University of Denver Sturm College of Law, J.D., 1976

Polytechnic Institute of Brooklyn, M.S., Electrical Engineering, 1970

New York University, B.S., Electrical Engineering, 1969


Bar Admissions

Licensed to practice before the United States Patent and Trademark Office




James M. Graziano

Of Counsel

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Mr. Graziano's primary focus is patent prosecution and patent portfolio development in various high technology fields. His expertise includes attaining an understanding of the client's relevant product market, the client's competitors, the present technology & technology trends, the corresponding international perspective, legislative trends in the various countries of interest to the client, licensing opportunities, and then integrating all of these factors into a coordinated portfolio development plan that aggressively delimits the client's present and future intellectual property rights. The patents filed in this process are broad in scope and interlocking in nature to present an eminently defensible patent position for the client. Mr. Graziano is also an inventor, with 14 issued U.S. Patents, 18 pending U.S. Patent applications, 1 issued Australian Patent and 24 pending foreign applications. He is also an author of "The Quest for the Paperless Office-Electronic Contracting: State of the Art Possibility but Legal Impossibility?" Santa Clara Computer and High Technology Law Journal, 1989, which paper provided the legal basis for the use of electronic signatures on documents. He has also presented lectures to various groups on the pending changes in patent law and procedures, the most recent one being to the Colorado Nanotechnology Alliance on 23 August 2007.

Mr. Graziano's educational background includes undergraduate work at New York University, where he was awarded a B.S.E.E. degree in 1969. He was then employed by Bell Telephone Laboratories as a member of the technical staff, in the field of telephone switching systems. Bell Laboratories granted Mr. Graziano a fellowship to obtain his M.S.E.E. degree at the Polytechnic Institute of Brooklyn in 1970 and then transferred him to the Denver Works to engage in the design and development of telephone switching systems. He then attended the University of Denver to pursue his doctoral studies. Mr. Graziano transferred to the legal department at Bell Telephone Laboratories and attended University of Denver School of Law, where he was awarded his JD degree in 1976. Mr. Graziano was ultimately responsible for worldwide patent prosecution and licensing of all Bell System patents relating to customer premises equipment. Mr. Graziano entered private practice after 18 years with the Bell System.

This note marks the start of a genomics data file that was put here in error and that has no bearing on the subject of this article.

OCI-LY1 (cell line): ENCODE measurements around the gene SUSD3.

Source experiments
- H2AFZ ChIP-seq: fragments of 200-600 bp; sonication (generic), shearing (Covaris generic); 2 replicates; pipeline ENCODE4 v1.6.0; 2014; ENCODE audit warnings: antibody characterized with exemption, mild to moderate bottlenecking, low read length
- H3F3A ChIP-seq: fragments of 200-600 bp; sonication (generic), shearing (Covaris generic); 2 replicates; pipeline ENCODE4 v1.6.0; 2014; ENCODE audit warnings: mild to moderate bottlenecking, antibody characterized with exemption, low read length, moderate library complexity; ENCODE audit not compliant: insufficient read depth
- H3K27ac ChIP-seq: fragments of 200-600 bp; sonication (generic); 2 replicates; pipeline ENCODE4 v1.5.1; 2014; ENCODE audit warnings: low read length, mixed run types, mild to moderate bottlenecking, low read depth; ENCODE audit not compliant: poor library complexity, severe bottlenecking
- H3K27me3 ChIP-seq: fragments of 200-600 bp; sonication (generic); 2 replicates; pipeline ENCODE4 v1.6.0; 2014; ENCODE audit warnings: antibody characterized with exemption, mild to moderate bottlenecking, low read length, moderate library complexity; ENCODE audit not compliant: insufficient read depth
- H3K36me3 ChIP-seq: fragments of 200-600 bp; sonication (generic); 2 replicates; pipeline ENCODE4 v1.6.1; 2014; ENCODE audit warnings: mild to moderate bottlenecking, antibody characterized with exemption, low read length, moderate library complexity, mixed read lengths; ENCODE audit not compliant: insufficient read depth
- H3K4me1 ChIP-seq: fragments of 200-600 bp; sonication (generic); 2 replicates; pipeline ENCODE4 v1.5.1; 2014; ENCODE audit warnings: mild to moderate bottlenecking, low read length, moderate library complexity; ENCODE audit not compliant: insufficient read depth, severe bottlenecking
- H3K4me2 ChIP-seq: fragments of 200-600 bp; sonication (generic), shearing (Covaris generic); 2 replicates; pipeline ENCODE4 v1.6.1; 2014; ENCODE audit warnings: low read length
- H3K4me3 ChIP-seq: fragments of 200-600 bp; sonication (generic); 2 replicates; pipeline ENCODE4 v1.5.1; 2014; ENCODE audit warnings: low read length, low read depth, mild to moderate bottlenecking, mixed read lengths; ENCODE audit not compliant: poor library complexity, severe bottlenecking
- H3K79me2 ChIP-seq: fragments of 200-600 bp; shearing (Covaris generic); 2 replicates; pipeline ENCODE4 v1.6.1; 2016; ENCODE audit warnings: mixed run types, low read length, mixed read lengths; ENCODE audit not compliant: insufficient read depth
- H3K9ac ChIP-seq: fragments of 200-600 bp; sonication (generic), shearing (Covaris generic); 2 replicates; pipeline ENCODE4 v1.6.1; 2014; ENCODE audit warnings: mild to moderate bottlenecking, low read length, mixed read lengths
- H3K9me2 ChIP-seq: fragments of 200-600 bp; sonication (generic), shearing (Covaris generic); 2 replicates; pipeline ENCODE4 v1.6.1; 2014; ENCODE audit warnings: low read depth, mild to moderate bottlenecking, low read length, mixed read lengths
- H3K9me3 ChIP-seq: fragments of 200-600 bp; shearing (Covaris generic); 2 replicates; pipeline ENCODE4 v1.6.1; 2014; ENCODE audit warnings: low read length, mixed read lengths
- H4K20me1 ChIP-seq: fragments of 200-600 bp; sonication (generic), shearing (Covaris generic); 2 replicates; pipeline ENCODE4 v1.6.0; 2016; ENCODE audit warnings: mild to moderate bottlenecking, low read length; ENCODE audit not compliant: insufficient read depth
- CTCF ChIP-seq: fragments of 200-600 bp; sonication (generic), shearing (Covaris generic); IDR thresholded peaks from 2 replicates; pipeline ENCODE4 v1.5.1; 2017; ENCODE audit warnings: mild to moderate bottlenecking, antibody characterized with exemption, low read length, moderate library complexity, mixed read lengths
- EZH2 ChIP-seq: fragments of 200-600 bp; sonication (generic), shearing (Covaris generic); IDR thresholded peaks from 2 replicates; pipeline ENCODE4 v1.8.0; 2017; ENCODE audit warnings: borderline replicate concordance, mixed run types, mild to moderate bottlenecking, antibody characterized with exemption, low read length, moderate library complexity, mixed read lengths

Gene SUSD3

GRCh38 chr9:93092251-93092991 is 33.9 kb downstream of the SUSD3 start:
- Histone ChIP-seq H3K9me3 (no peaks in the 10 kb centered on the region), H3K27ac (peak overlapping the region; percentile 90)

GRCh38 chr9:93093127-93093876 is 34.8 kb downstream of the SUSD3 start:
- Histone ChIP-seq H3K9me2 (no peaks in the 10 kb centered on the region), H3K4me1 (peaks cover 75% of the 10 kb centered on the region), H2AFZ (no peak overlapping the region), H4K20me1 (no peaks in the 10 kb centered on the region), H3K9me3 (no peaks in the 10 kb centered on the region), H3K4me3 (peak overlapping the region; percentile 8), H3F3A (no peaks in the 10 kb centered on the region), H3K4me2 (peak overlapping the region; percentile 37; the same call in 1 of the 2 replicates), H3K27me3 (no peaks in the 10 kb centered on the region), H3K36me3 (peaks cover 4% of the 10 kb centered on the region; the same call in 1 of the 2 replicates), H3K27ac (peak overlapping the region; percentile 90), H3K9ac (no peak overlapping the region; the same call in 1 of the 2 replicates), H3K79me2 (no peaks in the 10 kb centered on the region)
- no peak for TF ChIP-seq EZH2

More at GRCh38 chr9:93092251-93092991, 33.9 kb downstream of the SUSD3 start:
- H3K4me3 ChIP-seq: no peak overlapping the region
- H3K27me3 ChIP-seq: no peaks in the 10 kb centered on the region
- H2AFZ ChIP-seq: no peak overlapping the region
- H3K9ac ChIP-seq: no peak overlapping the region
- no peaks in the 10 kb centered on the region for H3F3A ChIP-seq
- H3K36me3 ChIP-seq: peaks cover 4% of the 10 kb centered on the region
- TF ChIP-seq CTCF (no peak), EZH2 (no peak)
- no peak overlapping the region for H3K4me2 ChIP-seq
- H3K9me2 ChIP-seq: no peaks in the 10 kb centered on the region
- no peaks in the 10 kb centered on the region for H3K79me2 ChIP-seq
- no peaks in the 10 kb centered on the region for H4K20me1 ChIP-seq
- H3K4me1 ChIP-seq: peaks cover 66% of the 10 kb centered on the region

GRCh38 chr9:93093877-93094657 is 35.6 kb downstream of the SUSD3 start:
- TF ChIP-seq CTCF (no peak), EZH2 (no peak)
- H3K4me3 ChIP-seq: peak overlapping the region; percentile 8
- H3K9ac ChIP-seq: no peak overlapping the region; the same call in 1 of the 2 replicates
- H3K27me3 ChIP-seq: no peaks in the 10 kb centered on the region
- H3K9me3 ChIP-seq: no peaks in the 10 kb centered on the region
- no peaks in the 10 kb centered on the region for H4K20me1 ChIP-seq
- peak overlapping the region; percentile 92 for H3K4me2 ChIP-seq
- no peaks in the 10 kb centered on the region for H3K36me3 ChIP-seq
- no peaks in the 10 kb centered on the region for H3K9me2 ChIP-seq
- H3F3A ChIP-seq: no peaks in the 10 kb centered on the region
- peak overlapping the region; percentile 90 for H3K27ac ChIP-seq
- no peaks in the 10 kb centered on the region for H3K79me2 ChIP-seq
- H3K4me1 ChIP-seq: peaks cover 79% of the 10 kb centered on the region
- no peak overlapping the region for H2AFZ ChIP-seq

Technical Expertise

Mr. Graziano has almost 35 years of experience in the fields of communications technology, computer science, software, circuit and systems design. He also has worked in the medical device field, Internet-based systems, and neuromorphic systems. His specialty is complex technologies and the development of broad patent portfolios to protect innovative new technologies. His record in prosecuting patent applications is exemplary - he has never lost an appeal to the U.S. Patent & Trademark Office Board of Appeals and no case he prepared and prosecuted has ever been successfully challenged in litigation.

Examples of Mr. Graziano's portfolio development efforts include:

Develop a powerful IP portfolio to secure the rights to provide economical air-to-ground cellular service. This portfolio includes patents, on a worldwide basis, that define not only the basic network architecture and service offering, but also the station sets used in this domain and the revenue generating services that can be provided using this network architecture.

Develop a forward-looking patent portfolio to protect a revolutionary 3G cellular multicasting architecture. This project included a thorough analysis of the inventive concepts proposed by the client, combined with a review of the technical and commercial viability of the proposed architecture prior to initiation of patent protection. The patent preparation and prosecution benefited from an intense work effort to devise a prosecution and marketing strategy that was tied to an in-depth insightful understanding of technology and the services supported by this innovation. The resultant patent filings predated by three years the corresponding work done by the 3G Cellular Standards bodies and the major cellular communications companies.

Prepare a portfolio of patent applications that define the solution to the HIPAA patient privacy problem. These patent applications provide an economical method of enabling patients to control the distribution of their medical history information and also simplify the exchange of this information among authorized parties by using a paperless paradigm.